Besides our own familiarity with the male experience, we’re focused on men because there’s a deep need. We don’t really think of it as a gender thing, just a problem we understand that needs to be solved. Most guys deeply crave a way to get in touch with their emotions and strengthen their relatioships, and are looking for permission to be able to do so.

From a healthcare standpoint, the view is grim. Nearly 80% of men struggle with stress, anxiety, or depression, yet 40% of men who do struggle don’t seek help until they develop suicidal thoughts or inflict self-harm. 75% of all suicides are committed by men - we need to reach them earlier. Men drastically underutilize mental health services - therapy is talking about your feelings, and many men don’t know how to. In fact, for teletherapy services like BetterHelp and Talkspace, the vast majority of the users are women.

Beyond the focus on men, can you talk more about your user base?

tethr is for all male-identifying people, but we’re certainly targeting those most in need of help. We’re for the guys who know deep down they wish they could talk with their friends or family about more of the things happening in their lives, but don’t think they can or don’t know how.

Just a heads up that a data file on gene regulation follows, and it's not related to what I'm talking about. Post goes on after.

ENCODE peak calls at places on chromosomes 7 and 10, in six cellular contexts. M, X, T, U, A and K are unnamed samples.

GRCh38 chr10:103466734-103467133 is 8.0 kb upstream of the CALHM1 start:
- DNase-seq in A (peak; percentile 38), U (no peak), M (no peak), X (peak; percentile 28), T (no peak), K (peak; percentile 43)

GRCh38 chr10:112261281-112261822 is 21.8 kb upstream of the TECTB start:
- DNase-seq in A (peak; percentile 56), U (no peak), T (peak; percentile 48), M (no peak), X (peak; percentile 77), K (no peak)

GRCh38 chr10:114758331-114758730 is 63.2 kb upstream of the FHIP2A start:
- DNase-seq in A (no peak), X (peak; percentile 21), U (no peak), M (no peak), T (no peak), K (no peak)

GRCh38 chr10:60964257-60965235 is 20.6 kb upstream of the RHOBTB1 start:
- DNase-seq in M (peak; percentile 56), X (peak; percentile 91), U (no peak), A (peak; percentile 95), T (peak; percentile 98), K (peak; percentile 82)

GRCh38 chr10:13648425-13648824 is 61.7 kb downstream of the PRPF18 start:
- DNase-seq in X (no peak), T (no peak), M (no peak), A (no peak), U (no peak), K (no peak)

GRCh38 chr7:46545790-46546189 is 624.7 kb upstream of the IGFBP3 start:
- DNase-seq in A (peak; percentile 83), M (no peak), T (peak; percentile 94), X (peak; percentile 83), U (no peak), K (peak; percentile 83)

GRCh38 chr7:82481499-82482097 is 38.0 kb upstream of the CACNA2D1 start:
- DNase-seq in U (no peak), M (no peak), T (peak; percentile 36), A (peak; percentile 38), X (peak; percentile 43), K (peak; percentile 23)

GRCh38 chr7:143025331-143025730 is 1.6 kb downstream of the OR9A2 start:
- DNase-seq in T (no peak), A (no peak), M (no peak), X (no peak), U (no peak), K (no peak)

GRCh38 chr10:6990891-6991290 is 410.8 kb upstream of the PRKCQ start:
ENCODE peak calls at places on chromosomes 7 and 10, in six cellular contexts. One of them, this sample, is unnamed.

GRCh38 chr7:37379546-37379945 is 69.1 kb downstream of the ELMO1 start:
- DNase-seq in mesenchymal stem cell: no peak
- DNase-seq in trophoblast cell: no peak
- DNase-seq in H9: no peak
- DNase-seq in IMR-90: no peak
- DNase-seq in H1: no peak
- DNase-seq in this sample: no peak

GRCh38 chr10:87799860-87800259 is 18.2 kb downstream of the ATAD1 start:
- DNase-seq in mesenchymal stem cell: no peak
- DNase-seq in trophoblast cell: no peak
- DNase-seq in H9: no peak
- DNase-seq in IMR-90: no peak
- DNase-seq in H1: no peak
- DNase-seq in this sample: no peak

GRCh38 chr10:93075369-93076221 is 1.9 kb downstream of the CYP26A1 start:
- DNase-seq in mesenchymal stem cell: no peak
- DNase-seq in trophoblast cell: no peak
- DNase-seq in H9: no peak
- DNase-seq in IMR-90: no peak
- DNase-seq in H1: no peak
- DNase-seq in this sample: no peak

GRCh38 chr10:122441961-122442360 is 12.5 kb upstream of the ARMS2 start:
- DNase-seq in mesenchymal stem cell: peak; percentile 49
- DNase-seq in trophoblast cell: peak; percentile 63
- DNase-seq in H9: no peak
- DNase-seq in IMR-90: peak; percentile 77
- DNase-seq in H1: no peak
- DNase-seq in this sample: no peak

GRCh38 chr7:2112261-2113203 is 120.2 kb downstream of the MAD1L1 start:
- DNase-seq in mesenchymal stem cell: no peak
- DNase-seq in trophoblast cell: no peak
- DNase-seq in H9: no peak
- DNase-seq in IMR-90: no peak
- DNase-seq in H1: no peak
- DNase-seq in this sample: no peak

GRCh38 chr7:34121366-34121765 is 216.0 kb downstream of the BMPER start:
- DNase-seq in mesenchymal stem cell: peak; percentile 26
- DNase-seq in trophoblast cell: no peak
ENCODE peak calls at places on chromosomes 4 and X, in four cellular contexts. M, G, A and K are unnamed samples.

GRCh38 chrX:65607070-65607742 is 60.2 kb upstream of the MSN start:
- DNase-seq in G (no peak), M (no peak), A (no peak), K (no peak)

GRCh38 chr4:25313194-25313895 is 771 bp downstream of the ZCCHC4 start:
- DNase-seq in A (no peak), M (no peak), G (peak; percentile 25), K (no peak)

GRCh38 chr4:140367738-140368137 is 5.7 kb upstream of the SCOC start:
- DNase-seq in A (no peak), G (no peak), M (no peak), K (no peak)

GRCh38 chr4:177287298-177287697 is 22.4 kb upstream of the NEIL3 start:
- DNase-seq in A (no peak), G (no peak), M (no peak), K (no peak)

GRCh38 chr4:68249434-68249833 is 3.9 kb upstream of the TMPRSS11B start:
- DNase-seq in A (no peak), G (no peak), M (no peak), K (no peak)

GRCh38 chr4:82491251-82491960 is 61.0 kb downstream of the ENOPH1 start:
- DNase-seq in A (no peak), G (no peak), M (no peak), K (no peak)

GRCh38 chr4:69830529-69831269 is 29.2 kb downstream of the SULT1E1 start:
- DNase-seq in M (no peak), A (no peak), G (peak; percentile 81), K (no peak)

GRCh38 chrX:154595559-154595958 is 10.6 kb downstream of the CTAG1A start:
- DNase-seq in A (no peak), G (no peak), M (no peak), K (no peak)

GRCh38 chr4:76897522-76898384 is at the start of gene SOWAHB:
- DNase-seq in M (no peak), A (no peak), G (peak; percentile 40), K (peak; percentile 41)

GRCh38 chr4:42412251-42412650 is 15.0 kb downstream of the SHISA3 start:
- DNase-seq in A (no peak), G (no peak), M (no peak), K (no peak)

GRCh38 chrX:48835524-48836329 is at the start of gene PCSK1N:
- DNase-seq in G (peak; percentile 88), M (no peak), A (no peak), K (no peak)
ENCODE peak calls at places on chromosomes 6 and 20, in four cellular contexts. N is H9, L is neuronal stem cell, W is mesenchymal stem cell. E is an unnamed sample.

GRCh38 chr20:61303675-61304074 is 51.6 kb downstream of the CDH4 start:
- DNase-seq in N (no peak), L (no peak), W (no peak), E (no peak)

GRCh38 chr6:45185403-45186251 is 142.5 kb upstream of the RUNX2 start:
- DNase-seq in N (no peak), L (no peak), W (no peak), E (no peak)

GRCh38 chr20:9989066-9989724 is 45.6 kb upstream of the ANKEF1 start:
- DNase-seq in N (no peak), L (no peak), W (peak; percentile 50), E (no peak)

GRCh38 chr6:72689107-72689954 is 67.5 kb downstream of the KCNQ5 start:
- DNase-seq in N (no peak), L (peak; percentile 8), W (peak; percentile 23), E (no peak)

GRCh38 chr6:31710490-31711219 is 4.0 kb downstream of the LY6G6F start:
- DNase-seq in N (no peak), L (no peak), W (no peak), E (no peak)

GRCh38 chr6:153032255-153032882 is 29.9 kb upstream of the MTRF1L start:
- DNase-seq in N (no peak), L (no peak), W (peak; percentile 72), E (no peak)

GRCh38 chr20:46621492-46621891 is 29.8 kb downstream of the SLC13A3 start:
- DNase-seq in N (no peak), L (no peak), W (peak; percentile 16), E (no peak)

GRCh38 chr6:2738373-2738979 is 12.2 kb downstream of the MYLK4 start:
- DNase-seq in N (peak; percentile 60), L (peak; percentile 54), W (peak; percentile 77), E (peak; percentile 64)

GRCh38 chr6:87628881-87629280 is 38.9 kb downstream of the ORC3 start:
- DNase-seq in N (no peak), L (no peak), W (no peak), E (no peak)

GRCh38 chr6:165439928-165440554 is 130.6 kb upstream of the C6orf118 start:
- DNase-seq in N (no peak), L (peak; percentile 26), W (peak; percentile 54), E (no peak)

We have a wide range of conversations happening on the app - everything from relationships and divorces, to general feelings of sadness or isolation, to not measuring up to what it means to be a man. We’ve got 3,000+ men on our platform, and our users span a variety of backgrounds and orientations. We have users as young as 18 and others in their 70s, but the majority fall in the 35-50 range. It makes a lot of sense - there’s a trough of happiness that tends to occur then. It’s the age bracket with some of the highest incidences of suicide for men.

You’ve got a very masculine approach to your branding. One of the taglines you use is “we fuck with feelings.” Why have you marketed tethr this way?

It’s very much a similar approach to the “Fuck Cancer” campaign. It’s emotional and resonant. It’s meant to be empowering, but also meant to be playful.